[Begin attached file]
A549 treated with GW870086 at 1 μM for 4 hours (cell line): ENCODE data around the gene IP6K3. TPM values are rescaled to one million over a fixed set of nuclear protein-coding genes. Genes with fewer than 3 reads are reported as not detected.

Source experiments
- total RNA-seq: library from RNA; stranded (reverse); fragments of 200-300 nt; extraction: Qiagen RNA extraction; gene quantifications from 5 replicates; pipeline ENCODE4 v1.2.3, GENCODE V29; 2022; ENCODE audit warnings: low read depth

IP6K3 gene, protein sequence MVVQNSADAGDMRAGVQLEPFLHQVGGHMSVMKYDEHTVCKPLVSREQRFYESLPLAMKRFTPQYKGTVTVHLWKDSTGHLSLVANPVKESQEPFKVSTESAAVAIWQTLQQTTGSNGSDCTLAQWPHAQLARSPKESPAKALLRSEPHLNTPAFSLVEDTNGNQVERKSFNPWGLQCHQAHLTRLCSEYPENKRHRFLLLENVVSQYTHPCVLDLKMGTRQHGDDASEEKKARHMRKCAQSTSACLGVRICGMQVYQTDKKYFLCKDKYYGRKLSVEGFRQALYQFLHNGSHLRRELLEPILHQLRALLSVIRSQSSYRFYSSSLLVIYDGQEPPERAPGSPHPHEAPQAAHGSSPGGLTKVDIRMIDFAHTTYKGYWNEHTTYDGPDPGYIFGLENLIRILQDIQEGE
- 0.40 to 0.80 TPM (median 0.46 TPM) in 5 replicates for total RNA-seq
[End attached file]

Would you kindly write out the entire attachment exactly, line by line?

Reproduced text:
A549 treated with GW870086 at 1 μM for 4 hours (cell line): ENCODE data around the gene IP6K3. TPM values are rescaled to one million over a fixed set of nuclear protein-coding genes. Genes with fewer than 3 reads are reported as not detected.

Source experiments
- total RNA-seq: library from RNA; stranded (reverse); fragments of 200-300 nt; extraction: Qiagen RNA extraction; gene quantifications from 5 replicates; pipeline ENCODE4 v1.2.3, GENCODE V29; 2022; ENCODE audit warnings: low read depth

IP6K3 gene, protein sequence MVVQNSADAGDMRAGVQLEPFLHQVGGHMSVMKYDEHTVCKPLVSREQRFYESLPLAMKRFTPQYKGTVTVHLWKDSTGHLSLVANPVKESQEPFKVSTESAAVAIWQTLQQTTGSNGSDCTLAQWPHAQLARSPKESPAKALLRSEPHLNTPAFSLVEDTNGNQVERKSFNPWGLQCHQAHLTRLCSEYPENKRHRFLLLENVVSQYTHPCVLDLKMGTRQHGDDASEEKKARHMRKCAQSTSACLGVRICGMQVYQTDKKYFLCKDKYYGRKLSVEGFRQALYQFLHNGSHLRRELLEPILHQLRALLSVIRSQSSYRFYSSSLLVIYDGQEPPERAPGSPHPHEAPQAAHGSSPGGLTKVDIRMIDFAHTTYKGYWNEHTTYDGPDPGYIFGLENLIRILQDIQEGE
- 0.40 to 0.80 TPM (median 0.46 TPM) in 5 replicates for total RNA-seq